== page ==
AI for a Cost-Effective Heart Disease Detector
By MedTech Outlook | Tuesday, March 05, 2019
Artificial intelligence (AI) has gripped every sector, but in the healthcare, it is receiving an extravagant promotion with its capacity of fetching information, processing it and concluding it without any direct inputs by a human. This intelligent technology is able to process healthcare functions faster without any errors. The technology in the healthcare industry is used to analyze diseases, treatments techniques, and outcome of patients. The solutions provided by advanced AI-powered technologies eliminate tedious tasks, mitigate risks, and improve the efficiency of the chain of the process. AI-based technology learns and grows similar to humans, but the data processing and storage capacity of this is virtually unlimited.
The advancements and innovations each day in AI are changing the scenario of the healthcare industry from diagnosing disease to the prediction of treatment. In past months, a number of studies reveal how AI is revolutionizing the detection of diseases including genetic disorders, cancers, and Alzheimer’s. Recently, researchers at the Imperial College London and the University of Melbourne have created an artificial intelligence software, which was able to predict the prognosis of patients with ovarian cancer more accurately than current methods. Following the diagnosis, it can also predict what treatment would be most effective for patients.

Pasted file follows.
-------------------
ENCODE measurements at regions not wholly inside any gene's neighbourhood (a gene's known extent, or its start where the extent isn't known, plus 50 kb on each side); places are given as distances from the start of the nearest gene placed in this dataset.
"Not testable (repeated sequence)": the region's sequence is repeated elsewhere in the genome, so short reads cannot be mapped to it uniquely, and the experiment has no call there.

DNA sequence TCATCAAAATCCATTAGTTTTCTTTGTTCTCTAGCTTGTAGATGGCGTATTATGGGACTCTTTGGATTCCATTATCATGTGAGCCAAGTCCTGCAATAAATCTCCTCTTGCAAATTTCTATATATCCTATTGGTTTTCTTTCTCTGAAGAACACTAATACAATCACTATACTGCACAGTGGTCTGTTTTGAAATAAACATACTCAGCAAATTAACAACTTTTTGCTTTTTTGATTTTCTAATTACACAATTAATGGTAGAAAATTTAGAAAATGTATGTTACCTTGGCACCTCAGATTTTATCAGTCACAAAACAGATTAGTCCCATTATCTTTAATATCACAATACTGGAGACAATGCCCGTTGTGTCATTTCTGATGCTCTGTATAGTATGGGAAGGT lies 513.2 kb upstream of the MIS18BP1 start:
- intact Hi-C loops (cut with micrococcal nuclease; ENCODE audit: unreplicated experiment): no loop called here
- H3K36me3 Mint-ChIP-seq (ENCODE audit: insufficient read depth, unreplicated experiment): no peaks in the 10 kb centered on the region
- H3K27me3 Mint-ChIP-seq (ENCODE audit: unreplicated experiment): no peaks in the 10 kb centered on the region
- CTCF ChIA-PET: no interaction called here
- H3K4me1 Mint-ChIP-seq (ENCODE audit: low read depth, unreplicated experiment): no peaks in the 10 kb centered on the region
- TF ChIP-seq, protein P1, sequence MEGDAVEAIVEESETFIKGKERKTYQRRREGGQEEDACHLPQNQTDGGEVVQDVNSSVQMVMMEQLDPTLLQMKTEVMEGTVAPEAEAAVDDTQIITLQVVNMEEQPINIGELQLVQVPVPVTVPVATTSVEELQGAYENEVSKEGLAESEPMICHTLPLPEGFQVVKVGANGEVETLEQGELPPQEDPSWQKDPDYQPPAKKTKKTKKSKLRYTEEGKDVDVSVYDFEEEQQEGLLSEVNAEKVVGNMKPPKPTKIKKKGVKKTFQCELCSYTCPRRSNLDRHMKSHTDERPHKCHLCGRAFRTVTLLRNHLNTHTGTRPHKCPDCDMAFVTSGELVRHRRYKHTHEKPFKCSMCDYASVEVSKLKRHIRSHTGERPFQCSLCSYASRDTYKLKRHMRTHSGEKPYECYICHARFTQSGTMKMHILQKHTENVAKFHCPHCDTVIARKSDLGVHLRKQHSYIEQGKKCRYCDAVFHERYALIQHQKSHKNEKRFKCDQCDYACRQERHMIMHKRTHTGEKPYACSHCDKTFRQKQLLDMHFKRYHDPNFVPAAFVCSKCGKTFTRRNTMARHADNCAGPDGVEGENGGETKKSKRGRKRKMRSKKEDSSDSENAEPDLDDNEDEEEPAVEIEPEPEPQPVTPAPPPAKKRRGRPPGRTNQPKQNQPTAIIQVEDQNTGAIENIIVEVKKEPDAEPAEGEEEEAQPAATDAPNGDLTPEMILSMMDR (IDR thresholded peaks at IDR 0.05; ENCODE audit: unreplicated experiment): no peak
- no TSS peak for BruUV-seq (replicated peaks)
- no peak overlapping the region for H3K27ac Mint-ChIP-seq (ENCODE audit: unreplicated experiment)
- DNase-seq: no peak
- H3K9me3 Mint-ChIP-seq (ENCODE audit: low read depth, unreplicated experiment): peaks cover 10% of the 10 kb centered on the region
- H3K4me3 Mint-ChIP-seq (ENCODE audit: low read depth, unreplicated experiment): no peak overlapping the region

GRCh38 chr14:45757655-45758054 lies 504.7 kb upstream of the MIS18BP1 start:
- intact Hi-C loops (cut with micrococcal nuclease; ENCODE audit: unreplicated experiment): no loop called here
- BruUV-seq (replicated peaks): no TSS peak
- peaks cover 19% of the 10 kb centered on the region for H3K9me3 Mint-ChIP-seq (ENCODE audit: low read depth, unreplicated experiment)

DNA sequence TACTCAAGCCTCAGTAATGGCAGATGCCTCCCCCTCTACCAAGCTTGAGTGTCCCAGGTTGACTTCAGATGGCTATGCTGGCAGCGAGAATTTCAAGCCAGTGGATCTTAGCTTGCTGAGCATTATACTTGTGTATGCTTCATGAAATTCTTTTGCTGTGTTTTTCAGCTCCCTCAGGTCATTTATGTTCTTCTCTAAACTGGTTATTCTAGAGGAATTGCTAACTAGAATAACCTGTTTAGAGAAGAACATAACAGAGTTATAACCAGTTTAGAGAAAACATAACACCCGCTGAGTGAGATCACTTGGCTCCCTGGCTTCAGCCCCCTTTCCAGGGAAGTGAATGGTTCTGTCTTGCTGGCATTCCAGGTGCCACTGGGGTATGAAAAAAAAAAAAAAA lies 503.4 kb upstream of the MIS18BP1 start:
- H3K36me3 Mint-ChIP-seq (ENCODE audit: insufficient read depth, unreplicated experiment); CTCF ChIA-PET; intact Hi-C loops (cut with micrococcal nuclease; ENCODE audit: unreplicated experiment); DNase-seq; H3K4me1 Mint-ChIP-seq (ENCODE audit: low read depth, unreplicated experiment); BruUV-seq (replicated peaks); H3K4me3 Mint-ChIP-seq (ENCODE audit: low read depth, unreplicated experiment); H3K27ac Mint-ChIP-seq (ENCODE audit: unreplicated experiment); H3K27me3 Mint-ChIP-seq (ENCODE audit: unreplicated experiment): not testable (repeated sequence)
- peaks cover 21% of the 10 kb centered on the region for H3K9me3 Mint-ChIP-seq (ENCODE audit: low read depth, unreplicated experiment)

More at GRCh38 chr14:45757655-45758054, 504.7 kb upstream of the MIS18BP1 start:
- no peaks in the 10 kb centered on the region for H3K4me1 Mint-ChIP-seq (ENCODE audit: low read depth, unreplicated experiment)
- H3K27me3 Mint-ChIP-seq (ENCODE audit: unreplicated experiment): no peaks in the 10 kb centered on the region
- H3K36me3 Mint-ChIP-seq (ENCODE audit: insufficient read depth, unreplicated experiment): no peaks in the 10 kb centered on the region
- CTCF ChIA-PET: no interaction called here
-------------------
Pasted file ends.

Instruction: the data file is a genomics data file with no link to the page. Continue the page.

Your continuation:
The application of artificial intelligence (AI) to electrocardiogram (EKG) which is a widely available, inexpensive test leads to a simple, affordable early indicator of a heart failure precursor. According to the research report published by Nature Medicine, the test accuracy of the AI/EKG system when compared to other standard screening tests such as breast cancer mammography shows positive results.
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According to a report by timesnownews.com, researchers from Mayo Clinic in the U.S. have found that measuring natriuretic peptide levels (BNP) is the best existing screening test for asymptomatic left ventricular dysfunction, a disorder that is treatable and is characterized by the presence of a weak heart pump with a risk of overt heart failure. The conclusion of the study against the hypothesis that asymptomatic left ventricular dysfunction could be reliably detected in the EKG by a properly trained neural network is proved right. Artificial intelligence will continue to advance and transform the ways of delivering healthcare services and improving patient outcomes.